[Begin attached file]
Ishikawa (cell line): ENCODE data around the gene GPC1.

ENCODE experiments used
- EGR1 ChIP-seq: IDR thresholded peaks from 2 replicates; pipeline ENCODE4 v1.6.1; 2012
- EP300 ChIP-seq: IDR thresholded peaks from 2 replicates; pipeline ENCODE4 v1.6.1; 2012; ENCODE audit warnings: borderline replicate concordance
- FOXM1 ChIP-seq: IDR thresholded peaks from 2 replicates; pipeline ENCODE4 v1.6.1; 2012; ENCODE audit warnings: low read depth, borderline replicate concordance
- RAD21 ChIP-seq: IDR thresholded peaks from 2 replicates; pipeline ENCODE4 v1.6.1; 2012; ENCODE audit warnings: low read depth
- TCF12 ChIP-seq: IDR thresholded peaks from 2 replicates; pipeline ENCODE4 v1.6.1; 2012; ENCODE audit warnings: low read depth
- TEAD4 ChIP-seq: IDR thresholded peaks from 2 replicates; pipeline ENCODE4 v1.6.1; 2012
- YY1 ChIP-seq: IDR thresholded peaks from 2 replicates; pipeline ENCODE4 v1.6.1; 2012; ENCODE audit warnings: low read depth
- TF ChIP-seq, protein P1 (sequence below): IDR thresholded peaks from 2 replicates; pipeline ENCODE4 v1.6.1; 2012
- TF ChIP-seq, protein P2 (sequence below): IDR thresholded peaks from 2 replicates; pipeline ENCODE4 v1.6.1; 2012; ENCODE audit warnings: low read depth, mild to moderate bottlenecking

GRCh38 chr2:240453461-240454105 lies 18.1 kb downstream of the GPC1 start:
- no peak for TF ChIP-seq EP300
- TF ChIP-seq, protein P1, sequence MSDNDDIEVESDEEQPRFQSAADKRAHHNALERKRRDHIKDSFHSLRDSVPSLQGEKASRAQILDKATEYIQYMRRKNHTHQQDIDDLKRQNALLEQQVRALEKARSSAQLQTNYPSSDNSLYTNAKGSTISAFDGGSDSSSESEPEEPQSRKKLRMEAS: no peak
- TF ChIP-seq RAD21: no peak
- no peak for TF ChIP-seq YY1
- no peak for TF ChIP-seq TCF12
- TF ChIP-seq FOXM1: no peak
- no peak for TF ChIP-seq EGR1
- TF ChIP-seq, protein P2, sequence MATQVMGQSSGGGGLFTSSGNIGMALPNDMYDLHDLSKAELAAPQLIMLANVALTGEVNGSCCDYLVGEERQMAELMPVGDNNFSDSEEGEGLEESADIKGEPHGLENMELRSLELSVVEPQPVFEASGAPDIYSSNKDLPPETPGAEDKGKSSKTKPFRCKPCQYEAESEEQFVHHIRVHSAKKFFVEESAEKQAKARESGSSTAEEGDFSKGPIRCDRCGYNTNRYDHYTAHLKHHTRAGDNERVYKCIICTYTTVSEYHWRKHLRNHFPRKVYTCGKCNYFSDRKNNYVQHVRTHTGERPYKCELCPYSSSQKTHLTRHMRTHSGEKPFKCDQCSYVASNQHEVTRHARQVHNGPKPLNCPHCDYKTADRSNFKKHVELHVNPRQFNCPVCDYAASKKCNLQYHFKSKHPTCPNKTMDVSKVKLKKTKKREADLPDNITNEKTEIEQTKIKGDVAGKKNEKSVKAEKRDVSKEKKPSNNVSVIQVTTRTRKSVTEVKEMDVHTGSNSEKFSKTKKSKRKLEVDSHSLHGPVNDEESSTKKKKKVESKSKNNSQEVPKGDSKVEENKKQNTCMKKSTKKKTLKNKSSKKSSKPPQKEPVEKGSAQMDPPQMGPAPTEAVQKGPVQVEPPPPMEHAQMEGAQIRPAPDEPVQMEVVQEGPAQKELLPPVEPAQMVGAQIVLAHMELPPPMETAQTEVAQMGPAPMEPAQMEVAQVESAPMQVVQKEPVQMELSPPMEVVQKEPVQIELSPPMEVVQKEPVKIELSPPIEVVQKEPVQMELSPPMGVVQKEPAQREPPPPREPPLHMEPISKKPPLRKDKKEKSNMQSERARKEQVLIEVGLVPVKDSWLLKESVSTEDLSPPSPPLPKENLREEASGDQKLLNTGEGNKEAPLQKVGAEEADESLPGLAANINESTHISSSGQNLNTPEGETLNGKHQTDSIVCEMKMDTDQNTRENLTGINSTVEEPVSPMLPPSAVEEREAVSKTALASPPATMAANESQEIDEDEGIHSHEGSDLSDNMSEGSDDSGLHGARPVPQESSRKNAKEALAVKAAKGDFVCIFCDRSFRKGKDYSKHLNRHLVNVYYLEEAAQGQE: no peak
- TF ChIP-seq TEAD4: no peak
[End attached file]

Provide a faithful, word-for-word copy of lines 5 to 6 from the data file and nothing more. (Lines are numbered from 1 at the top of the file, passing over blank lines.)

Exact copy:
- FOXM1 ChIP-seq: IDR thresholded peaks from 2 replicates; pipeline ENCODE4 v1.6.1; 2012; ENCODE audit warnings: low read depth, borderline replicate concordance
- RAD21 ChIP-seq: IDR thresholded peaks from 2 replicates; pipeline ENCODE4 v1.6.1; 2012; ENCODE audit warnings: low read depth